A recent survey conducted by XpertHR and the Chartered Management Institute here suggests that nearly half of all managers whose employers rate them as 'not meeting expectations' were paid a bonus in 2014.
This is interesting, as most employers who operate a discretionary bonus scheme view it as a way to reward past performance and incentivise staff to achieve in the periods ahead. Why, then, pay a bonus if someone is not meeting expectations?
Personally, I think it's about employees' expectations, and how uncomfortable it can be for employers (managers) not to meet these. Despite some attempts to curb excessive bonuses (for example, the regulator-led push to move away from a big bonus culture in the financial sector), increasingly bonuses are seen by employees as the norm.
Moreover, while in some roles there may be an obvious objective metric on which to assess some aspects of performance (chargeable hours for solicitors, for example), in many others it is difficult to quantify performance in any meaningful way. This means that bonuses often end up being based on appraisal grades, which tend not to be an exact science, or on even less concrete factors. This may make it harder to award a nil bonus, as it would involve having a potentially uncomfortable discussion about performance, in which managers would necessarily have hard facts available to back up their assessment. Of those managers not meeting expectations, I wonder how many of them were made aware of this by their managers, and how often the issue was simply not discussed.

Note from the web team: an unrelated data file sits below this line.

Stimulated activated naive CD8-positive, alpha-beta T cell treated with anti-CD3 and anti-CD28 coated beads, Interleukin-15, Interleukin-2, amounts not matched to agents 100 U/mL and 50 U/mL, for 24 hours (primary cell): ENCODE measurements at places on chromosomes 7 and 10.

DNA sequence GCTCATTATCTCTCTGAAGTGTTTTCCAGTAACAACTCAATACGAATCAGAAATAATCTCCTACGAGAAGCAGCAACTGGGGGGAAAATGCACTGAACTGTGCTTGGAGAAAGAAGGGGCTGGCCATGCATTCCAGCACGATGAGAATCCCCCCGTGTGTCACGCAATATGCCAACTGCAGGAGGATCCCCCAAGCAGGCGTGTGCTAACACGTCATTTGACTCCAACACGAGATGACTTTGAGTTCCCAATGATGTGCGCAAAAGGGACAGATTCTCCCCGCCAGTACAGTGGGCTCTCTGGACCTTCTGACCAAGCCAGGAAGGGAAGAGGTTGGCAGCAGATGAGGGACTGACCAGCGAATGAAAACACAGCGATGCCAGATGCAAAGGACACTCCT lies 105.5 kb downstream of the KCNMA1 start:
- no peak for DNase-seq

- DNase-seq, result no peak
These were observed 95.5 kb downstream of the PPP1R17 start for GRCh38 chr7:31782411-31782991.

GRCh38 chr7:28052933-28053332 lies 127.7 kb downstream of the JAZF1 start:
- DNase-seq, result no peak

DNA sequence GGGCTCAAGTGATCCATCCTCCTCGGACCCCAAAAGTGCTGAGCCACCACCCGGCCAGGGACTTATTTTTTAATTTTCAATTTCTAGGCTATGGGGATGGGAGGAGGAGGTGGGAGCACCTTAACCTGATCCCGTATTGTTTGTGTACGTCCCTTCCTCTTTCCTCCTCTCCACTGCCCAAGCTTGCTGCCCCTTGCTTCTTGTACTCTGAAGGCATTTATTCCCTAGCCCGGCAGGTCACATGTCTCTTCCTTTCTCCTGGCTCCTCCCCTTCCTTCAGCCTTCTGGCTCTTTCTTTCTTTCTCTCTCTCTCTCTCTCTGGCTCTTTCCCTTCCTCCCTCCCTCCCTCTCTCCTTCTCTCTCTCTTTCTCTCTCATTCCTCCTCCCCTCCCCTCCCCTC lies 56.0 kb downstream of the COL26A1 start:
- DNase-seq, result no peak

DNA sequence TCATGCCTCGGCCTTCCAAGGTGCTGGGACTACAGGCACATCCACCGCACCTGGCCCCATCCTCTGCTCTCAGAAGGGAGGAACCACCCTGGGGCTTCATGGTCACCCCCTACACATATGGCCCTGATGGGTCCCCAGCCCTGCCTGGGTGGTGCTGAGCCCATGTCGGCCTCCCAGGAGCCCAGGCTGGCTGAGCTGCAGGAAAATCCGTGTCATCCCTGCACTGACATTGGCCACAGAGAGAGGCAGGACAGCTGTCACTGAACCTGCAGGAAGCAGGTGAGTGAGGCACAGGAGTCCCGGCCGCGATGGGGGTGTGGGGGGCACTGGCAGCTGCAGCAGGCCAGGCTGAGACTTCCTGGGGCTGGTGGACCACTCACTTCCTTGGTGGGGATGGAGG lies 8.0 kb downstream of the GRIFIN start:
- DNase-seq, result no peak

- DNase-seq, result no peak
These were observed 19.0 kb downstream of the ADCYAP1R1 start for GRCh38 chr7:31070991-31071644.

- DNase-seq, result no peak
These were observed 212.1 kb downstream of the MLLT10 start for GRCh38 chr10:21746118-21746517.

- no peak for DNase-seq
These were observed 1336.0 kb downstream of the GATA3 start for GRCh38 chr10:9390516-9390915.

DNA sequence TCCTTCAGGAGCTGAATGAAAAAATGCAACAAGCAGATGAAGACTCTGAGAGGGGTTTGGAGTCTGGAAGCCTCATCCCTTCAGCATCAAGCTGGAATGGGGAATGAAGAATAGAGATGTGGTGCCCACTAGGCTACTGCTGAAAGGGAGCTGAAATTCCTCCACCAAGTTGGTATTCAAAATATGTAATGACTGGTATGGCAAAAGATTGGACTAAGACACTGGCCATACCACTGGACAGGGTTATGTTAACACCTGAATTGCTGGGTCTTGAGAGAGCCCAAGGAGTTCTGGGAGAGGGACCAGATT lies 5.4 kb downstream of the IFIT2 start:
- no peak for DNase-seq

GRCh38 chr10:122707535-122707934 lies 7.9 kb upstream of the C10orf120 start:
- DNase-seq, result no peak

The same survey also suggests that employers are – increasingly – having difficulty recruiting staff with the right skills. This might also shed some light on the statistics on bonuses for underperforming staff. If a bonus is the norm then paying someone a zero bonus becomes the equivalent of showing them the door. If you're going to struggle to replace leavers, better perhaps to retain a slightly poor performer than risk replacing them with a complete disaster…